His love for literature is manifest in his large library.
There was manifest confusion in the streets.
The argument, for all of its manifest inadequacies … captured the national imagination and shaped subsequent religious discourse. It provided a vocabulary, an explanation, and a new set of boundaries for the restructured American religion that had by then been developing for half a century. —Jonathan D. Sarna, American Judaism, 2004
Economics, the great model among us now, indulges and deprives, builds and abandons, threatens and promises. Its imperium is manifest, irrefragable—as in fact it has been since antiquity. —Marilynne Robinson, The Death of Adam, 1998
Washington has long been uneasy about its relationship with Somalia, partly because of the manifest shakiness of the Siad Barre administration but also because of Somalia's continuing claims on the Ogaden. —John Borrell, Wall Street Journal, 23 August 1982
His muscles were getting flabby, and his tailor called attention to his increasing waistband. In fact, Daylight was developing a definite paunch. This physical deterioration was manifest likewise in his face. —Jack London, Burning Daylight, 1910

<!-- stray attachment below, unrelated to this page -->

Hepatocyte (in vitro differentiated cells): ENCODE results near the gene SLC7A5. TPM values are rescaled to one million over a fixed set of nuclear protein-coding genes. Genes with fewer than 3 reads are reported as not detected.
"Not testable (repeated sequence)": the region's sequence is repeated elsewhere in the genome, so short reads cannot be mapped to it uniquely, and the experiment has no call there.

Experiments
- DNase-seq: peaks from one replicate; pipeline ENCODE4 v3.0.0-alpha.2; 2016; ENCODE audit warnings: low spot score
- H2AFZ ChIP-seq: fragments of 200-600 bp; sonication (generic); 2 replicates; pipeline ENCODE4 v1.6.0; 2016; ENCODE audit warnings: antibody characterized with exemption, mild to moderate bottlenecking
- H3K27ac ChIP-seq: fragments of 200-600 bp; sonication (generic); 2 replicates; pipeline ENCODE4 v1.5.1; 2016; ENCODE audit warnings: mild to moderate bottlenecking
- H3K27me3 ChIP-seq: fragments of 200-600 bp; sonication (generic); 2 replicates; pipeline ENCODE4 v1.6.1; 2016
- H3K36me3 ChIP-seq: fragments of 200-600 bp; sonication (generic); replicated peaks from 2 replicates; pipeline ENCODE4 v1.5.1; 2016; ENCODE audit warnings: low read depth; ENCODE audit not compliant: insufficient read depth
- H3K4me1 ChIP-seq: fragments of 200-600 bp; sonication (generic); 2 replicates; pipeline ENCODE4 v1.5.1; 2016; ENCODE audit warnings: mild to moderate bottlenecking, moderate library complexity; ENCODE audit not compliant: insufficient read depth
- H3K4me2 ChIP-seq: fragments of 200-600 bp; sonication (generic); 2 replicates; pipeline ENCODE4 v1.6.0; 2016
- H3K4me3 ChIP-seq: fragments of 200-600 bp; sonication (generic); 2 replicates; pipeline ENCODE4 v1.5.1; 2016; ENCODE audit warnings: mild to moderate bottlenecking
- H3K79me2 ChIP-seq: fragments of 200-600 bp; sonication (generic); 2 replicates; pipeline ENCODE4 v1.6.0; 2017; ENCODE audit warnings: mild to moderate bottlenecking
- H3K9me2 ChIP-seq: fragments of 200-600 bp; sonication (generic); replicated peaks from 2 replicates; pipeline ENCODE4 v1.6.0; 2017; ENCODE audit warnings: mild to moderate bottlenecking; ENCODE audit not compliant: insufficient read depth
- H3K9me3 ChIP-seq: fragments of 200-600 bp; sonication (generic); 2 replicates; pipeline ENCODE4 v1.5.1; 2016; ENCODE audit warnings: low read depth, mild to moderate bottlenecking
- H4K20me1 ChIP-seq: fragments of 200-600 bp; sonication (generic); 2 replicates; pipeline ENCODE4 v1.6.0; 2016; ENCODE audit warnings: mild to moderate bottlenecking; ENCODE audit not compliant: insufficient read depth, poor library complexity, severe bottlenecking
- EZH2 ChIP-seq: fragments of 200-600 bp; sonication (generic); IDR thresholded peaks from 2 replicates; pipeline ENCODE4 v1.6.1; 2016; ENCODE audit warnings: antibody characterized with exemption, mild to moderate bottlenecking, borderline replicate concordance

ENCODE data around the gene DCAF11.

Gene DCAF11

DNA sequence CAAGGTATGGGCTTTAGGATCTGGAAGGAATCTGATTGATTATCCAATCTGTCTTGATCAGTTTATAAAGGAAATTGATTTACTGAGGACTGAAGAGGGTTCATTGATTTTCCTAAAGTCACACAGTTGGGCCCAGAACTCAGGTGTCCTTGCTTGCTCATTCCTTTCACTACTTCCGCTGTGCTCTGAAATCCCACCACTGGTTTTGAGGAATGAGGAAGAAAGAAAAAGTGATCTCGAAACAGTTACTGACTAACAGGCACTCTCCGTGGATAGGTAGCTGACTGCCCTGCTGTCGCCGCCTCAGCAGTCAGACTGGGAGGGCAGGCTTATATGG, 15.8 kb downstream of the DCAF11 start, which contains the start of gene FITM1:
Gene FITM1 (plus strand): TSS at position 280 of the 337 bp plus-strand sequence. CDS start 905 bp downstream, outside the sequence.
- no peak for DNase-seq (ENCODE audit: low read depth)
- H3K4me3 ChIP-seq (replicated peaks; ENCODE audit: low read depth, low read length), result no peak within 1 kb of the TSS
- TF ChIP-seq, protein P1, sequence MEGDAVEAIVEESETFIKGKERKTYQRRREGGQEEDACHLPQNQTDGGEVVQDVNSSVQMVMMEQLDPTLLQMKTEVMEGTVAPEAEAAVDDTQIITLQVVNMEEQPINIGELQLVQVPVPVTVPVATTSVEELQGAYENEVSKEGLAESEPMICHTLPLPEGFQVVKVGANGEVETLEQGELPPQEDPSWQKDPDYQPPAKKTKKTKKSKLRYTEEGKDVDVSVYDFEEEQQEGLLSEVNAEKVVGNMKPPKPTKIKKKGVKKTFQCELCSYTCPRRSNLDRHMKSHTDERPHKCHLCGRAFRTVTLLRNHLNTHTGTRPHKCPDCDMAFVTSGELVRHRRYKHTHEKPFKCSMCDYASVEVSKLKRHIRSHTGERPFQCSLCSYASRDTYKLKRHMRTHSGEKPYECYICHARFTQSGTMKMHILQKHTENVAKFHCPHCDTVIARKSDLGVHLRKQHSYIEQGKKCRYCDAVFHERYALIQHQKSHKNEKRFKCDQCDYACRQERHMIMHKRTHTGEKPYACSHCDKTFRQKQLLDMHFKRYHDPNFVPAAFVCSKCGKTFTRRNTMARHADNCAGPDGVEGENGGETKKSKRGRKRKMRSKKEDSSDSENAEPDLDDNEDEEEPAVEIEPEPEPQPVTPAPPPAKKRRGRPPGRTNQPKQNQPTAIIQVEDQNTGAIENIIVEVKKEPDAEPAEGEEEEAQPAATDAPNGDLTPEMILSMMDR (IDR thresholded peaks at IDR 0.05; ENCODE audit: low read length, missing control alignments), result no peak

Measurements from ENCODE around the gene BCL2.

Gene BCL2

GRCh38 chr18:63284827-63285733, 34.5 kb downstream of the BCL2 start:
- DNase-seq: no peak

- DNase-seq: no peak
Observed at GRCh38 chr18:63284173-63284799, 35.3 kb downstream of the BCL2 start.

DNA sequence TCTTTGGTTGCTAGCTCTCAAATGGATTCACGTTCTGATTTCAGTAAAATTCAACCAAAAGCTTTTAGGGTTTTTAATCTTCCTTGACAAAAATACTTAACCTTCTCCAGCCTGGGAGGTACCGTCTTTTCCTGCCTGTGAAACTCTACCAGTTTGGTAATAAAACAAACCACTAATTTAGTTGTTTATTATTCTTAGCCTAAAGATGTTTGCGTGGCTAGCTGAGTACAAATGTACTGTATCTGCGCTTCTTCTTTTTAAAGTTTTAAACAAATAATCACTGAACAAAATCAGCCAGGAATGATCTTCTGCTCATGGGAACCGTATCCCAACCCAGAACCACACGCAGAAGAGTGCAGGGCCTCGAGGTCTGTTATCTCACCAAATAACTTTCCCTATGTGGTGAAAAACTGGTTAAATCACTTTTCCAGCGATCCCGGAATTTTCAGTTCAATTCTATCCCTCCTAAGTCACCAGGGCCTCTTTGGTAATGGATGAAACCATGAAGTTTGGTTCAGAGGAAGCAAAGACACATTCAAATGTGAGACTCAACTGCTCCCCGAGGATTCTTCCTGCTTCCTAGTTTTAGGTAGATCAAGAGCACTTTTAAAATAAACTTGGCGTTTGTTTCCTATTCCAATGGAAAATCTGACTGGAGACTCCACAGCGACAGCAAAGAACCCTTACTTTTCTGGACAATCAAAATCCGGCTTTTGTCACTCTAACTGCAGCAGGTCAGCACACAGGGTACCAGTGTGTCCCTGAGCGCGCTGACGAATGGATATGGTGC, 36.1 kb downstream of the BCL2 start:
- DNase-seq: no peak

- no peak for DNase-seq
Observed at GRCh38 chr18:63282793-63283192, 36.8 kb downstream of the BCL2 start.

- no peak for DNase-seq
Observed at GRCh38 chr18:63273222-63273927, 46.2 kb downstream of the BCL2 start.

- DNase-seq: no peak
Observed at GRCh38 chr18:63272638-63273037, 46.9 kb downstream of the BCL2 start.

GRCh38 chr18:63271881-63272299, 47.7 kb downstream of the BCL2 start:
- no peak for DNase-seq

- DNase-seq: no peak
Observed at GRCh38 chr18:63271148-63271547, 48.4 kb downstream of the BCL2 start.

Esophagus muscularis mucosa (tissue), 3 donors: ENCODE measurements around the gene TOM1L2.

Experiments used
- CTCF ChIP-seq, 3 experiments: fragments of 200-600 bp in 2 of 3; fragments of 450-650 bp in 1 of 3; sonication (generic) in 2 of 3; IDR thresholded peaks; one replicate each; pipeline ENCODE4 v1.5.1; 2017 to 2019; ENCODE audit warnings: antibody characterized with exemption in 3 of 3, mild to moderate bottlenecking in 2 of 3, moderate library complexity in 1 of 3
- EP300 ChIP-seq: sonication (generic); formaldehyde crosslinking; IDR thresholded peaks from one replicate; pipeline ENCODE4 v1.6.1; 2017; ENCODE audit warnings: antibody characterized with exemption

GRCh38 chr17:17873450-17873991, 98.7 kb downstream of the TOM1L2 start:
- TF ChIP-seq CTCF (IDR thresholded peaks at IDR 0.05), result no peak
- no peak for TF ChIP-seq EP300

: to make evident or certain by showing or displaying
Examples of MANIFEST
Both sides have manifested a stubborn unwillingness to compromise.
Their religious beliefs are manifested in every aspect of their lives.
Her behavior problems began manifesting themselves soon after she left home.
Malone has invited Barkley to spend a week … to relax, talk some basketball, eat some hot Louisiana food and kick around the subject of frustration, something they both feel but manifest in different ways. —Jack McCallum, Sports Illustrated, 27 Apr. 1992
He asked what they had been doing in Dallas, and they told him that they were looking at the Sunbelt boom as manifested in the great Texas banks, thrifts and real estate operations. —John Kenneth Galbraith, A Tenured Professor, 1990
And if one is a pantheist … one might say that all nature is divinity and manifests itself in myriad forms and delightful complexities. —Margot Adler, Drawing Down the Moon, 1986
: a list of passengers or an invoice of cargo for a vehicle (as a ship or plane)
Examples of MANIFEST
Since 2002, a program known as the Container Security Initiative requires our main trading partners to send to U.S. Customs and border Protection an electronic manifest for every U.S.-bound container twenty-four hours before it is loaded on a ship. —William Finnegan, New Yorker, 19 June 2006
Has any passenger manifest been more fretted over than the Mayflower's? —Jack Hitt, Harper's, July 2005
But for me, finding it still in “use” is high on the manifest of writerly thrills longed for—along with seeing someone you don't know hungrily reading your book on an overland bus in Turkey; or noticing your book on the shelf behind the moderator on Meet the Press next to The Wealth of Nations and Giants in the Earth; or seeing your book on a list of overlooked American masterpieces compiled by former insiders in the Kennedy administration. —Richard Ford, Independence Day, 1995